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Financial Planning > Trusts and Estates

Do you know what your seniors and boomers want?

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In the coming months we’ll be releasing details on research we’re conducting on the advisor-client disconnect. Some of the data has come in and it’s been eye-opening to see where some good things are taking place and where there’s been a swing and a miss.

What we’re continuing to witness is a consumer base that’s fearful as well as distrustful of financial institutions. The good news is, as many of you have explained to me-you’re business is local.

While those clients make think negatively of financial systems in general, they like you, their advisor, and believe you’re doing right by them. When we talk with both advisors and consumers both sides of the equation seem happier or may pleased with the relationship when there’s been a stronger coaching and teaching component taking place. The advisors who have bought into the idea that they need to educate their clients more than “sell” to them are seeing a strong uptick in business.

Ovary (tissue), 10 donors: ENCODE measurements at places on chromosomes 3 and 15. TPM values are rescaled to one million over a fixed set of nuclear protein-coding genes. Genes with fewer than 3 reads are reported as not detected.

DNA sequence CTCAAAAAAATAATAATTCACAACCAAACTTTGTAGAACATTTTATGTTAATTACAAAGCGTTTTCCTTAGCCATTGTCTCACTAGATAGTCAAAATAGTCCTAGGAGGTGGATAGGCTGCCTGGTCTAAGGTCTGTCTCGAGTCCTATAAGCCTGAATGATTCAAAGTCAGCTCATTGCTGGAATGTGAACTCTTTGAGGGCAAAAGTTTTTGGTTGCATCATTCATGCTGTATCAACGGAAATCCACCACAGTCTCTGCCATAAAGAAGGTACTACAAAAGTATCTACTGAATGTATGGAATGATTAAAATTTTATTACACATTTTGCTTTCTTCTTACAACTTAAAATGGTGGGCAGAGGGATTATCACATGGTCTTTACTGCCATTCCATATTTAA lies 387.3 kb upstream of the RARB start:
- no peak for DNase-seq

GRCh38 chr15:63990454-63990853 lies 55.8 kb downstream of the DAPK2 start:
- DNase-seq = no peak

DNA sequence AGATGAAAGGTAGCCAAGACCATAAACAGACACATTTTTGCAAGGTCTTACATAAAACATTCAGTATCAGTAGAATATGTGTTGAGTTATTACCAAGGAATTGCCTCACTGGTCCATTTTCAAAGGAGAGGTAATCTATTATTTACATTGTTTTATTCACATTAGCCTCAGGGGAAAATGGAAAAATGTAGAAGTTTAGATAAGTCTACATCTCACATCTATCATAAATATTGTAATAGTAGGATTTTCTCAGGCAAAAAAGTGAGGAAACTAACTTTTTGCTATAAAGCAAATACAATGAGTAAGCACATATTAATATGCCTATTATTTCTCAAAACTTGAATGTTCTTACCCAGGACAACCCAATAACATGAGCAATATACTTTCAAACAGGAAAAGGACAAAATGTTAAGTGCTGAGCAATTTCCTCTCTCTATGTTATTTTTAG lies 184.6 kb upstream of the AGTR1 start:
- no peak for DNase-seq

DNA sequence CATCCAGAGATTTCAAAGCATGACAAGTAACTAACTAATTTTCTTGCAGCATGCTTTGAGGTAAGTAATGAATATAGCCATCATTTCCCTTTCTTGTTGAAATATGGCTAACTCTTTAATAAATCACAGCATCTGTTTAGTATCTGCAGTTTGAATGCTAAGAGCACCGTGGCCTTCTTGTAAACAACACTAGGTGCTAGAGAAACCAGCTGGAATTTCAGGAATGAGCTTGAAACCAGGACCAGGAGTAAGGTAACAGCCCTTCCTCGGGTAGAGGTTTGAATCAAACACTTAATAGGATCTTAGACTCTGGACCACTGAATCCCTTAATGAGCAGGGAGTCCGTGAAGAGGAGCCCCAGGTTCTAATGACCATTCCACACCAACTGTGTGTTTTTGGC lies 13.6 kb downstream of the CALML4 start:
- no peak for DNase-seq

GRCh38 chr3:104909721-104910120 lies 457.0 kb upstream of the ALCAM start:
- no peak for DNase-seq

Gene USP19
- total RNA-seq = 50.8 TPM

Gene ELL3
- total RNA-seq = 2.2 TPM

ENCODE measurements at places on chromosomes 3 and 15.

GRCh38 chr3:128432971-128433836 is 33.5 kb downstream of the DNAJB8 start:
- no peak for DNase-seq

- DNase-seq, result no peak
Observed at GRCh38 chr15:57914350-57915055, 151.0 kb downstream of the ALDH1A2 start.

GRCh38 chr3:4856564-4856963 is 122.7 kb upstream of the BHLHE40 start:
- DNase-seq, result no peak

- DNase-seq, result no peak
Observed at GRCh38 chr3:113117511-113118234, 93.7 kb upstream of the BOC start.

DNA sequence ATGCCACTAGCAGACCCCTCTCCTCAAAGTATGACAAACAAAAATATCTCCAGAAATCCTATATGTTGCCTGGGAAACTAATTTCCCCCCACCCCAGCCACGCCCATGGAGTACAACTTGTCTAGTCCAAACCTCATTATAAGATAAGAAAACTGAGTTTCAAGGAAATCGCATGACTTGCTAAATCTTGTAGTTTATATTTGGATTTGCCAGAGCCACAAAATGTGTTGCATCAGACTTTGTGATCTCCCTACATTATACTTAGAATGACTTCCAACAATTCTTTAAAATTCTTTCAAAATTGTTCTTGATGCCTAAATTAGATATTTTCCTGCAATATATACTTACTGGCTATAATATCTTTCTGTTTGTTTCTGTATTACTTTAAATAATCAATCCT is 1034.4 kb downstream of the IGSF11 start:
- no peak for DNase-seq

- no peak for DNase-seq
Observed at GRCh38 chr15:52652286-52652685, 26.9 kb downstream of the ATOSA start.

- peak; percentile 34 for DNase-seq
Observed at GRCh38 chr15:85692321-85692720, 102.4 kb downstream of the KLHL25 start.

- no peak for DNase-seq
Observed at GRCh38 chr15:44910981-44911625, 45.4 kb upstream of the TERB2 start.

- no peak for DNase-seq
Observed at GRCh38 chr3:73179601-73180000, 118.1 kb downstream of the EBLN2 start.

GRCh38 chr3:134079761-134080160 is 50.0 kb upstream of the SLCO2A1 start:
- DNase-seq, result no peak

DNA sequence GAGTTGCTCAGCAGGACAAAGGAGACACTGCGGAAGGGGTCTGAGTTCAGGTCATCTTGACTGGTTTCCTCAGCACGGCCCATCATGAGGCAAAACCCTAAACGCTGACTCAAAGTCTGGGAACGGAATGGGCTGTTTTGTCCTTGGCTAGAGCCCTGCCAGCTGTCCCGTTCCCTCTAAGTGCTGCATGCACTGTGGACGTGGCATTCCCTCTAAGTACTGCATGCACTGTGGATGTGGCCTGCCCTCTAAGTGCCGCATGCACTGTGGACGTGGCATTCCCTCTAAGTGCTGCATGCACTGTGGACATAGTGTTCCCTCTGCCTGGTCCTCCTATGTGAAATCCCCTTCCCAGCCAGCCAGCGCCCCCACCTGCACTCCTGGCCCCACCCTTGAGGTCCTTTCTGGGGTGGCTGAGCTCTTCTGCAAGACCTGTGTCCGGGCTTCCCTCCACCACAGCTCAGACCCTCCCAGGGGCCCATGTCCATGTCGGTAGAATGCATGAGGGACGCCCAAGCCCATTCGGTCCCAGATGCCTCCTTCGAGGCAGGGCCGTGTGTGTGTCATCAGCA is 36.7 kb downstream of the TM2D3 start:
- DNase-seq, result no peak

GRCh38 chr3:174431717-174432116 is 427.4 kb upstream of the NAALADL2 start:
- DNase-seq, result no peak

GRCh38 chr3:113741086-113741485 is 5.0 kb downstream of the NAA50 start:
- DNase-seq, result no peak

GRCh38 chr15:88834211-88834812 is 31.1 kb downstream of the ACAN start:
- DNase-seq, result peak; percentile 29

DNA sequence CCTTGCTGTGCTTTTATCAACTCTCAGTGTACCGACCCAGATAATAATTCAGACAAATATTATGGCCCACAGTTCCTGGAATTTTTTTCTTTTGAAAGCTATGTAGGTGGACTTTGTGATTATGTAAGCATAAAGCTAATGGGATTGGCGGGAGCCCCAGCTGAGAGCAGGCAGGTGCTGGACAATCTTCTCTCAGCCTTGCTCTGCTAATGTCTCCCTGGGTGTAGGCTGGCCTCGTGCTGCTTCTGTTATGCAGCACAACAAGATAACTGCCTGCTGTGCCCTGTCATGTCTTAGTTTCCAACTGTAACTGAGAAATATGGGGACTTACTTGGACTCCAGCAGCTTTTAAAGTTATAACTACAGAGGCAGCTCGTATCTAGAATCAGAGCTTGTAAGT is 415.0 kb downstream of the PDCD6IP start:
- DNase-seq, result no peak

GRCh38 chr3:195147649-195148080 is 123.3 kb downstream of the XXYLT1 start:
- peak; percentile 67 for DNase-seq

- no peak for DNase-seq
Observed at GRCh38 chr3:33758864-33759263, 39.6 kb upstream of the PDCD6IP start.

From our most recent survey, we learned additional information from senior clients that we found interesting. We asked seniors: “What is the number one thing you are looking for in a financial advisor?”

  • 59 percent said trust
  • 25 percent said experience
  • Only 4 percent said they put the highest value on a variety of products.

This bodes well for the advisors who are part of the community here at LifeHealthPro. One of the respondents to the survey told me: “Look, I’ve been rocked by crazy markets for the past decade.” He alluded to the dot-com crash, the housing bubble and the 2008 market crash. He added: “I’ve already been through too much. I’ll admit it; I got greedy. I went for a quick fix more than once in my career. Now, I’m at a point where I might work five more years. I need to make these years and the money I make in these years count. I don’t have another chance to go for broke.”

What this client and others like him needs is an advisor who he trusts, who knows the safe products that will help him through choppy times. He needs someone who won’t be pushing the shiny new toy. At this point, the client wants to catch his breath and know that his money is safe.

I encourage you to leave a comment below on what you’ve done to connect with clients (and avoid an advisor-client disconnect). Or you can send me an email at [email protected].

For more from Daniel Williams, see:

3 ways to deal with distressed clients

Wealth managers talk about the boomer demographic

The new economy


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